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Hotpots for Health and Beauty

Soymilk and Collagen and Tomato Feature in New Varieties of Nabe


Collagen nabe.

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No dish is better suited to Japan's cold winter nights than the nabe, or hotpot. Sitting with friends and family around a simmering pot full of vegetables, fish, and meat has been a favorite wintertime activity of the Japanese for generations. Boiling softens the fibers in the vegetables, making it easier to gobble up large, healthy portions of the nutrients they contain, while the bubbling soup soaks up vitamins and minerals from the meat and fish and is full of nutritious goodness. The combination of piping hot food and lively conversation warms both body and soul and makes the nabe perfect for get-togethers with friends and family.

The Anti-Aging HotpotThe most popular soup bases have traditionally consisted of kombu (kelp) stock with soy sauce, salt, or miso, but there are no hard and fast rules, and different kinds of nabe exist from region to region and from family to family. Enjoying a huge wave of popularity at the moment are several new types of nabe with soups containing collagen, soymilk, or tomatoes. Many of the new varieties promise health and beauty benefits as well as a tasty meal. Initially popular mostly with women, the health-giving benefits of these new dishes—which are purported to give a much-needed boost of energy to tired bodies and minds—have made the new nabe popular with men as well.


Tomato nabe. (C) KAGOME CO., LTD.

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Collagen is a type of protein that helps to build skin and connective muscle tissues in animals. Claims that age-related sagging of the skin is caused by a drop in collagen levels have led to a huge surge in demand for collagen-rich cosmetics and health foods. Nobody knows for certain yet whether applying or consuming collagen in this way can actually help to boost the body's own levels of the precious elixir, but the promise that these products might offer a shortcut to wrinkle-free and youthful-looking skin has seen them welcomed by many women. Whatever the scientific evidence, the feeling you get when you sit down to enjoy a creamy, collagen-rich hotpot is that it must be good for you.

The collagen hotpot boom kicked off when a restaurant introduced a "Beauty Nabe" hotpot featuring collagen extracted from chicken bones. Other restaurants followed suit, and before long collagen-based hotpots had become a nationwide craze. Food manufacturers picked up on the trend, and a variety of bottled collagen stock flooded onto the market. These have become a popular choice for people wanting to enjoy nabe at home.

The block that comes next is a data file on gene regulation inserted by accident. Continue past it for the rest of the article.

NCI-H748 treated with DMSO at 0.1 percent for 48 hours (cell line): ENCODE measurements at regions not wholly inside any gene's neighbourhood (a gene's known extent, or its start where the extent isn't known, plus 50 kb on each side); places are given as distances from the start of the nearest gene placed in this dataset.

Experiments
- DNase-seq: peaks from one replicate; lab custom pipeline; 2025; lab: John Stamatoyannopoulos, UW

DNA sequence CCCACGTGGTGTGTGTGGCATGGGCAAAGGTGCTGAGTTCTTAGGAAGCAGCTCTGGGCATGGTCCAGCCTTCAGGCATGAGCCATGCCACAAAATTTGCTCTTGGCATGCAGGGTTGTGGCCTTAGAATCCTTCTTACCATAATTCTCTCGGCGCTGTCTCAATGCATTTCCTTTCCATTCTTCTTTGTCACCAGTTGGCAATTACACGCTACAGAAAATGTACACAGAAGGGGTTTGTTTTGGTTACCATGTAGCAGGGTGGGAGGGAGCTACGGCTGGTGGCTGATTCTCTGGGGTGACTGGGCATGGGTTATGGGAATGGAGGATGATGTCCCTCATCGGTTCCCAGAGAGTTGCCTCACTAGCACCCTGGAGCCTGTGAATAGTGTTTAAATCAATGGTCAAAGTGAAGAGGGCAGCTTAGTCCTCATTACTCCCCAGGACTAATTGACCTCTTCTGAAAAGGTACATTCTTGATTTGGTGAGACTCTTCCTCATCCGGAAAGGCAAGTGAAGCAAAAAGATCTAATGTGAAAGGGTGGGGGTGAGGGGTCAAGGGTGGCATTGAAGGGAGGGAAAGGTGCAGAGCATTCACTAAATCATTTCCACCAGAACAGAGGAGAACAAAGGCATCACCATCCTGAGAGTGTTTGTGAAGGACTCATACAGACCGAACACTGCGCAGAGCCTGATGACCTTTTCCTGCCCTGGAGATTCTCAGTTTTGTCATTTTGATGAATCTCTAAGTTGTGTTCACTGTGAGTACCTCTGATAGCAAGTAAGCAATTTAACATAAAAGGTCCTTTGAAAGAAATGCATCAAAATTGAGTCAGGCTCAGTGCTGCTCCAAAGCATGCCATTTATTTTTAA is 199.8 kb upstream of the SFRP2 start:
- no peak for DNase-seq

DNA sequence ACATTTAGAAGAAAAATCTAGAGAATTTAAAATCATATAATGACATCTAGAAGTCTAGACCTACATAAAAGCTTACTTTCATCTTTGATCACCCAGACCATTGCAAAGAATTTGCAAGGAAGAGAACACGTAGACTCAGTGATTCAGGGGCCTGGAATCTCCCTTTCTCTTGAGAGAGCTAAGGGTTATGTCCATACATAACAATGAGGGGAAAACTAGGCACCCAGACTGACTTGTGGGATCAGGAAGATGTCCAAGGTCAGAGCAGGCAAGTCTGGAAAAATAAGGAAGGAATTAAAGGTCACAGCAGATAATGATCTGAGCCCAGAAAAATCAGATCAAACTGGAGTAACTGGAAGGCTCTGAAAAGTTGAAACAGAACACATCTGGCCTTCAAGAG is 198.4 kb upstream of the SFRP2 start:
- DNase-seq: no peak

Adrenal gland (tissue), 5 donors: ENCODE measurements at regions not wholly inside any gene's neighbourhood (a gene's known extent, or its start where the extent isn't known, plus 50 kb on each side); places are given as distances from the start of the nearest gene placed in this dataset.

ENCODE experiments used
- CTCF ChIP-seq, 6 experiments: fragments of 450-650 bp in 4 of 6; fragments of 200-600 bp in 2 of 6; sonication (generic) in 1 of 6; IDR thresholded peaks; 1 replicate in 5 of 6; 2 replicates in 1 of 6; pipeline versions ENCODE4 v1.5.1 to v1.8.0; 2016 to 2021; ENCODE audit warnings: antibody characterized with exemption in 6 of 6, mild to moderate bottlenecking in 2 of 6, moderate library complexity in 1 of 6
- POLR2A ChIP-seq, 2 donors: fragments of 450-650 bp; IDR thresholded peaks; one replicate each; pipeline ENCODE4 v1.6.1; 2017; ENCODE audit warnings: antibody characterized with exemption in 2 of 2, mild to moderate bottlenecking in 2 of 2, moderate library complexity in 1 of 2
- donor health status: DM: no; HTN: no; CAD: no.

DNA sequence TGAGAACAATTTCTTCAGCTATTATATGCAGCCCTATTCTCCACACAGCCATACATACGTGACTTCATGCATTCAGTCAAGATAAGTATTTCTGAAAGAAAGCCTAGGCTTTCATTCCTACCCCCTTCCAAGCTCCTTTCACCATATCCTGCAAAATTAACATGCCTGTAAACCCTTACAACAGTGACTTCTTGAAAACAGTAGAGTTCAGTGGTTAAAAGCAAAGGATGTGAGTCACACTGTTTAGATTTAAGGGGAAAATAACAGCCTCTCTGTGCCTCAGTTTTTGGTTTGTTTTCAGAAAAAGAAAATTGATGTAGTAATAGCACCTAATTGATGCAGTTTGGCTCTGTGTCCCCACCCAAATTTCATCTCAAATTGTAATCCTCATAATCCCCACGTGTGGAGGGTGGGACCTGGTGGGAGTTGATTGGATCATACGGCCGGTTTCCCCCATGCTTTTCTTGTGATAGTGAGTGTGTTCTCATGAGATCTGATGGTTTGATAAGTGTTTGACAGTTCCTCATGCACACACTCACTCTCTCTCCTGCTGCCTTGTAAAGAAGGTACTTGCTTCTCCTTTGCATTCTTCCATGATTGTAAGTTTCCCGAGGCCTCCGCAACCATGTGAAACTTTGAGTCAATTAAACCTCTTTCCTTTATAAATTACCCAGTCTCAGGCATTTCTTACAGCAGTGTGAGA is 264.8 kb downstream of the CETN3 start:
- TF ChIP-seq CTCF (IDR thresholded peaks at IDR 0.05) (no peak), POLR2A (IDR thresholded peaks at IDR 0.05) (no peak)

A traditional nabe consists of generous helpings of vegetables, fish, and meat simmered together in broth. It is well known for its nutritional benefits. Whatever the role of collagen may be, one thing is beyond dispute: The nabe is in a class of its own when it comes to providing a hearty, nutritionally balanced meal.


Soymilk nabe. (C) ikimonoya Corp.

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The Birth of the Tomato HotpotThe tomato nabe provides a new, vegetable-rich twist on the traditional dish. Often seasoned Italian-style with olive oil and white wine, the ingredients of tomato nabe generally include shrimp, squid, wiener sausages, and mushrooms. The base of the soup is made from crushed tomatoes, providing a unique and delicious combination of sweetness and rich, full-bodied flavor. Adding rice at the end produces a dish similar to ketchup-flavored chicken rice, while the use of such varied ingredients mirrors some of the combinations used in pasta or pizza dishes. Tomato hotpots can also be accented with Japanese-style seasonings.

Another healthy option proving a firm favorite in the nation's restaurants and homes is the soymilk nabe, which combines the delicate, subtle flavor of soymilk with the richness of vegetables, chicken, and other ingredients. Many people like to add miso paste or sesame for an extra twist. It is the freedom of hotpots that makes them so much fun. There is no need to follow a recipe. You can add anything you want, and use whatever flavoring or stock takes your fancy. The culture of nabe is all about enjoying a delicious mix of different ingredients. It is a dish that never stops evolving. (March 2010)

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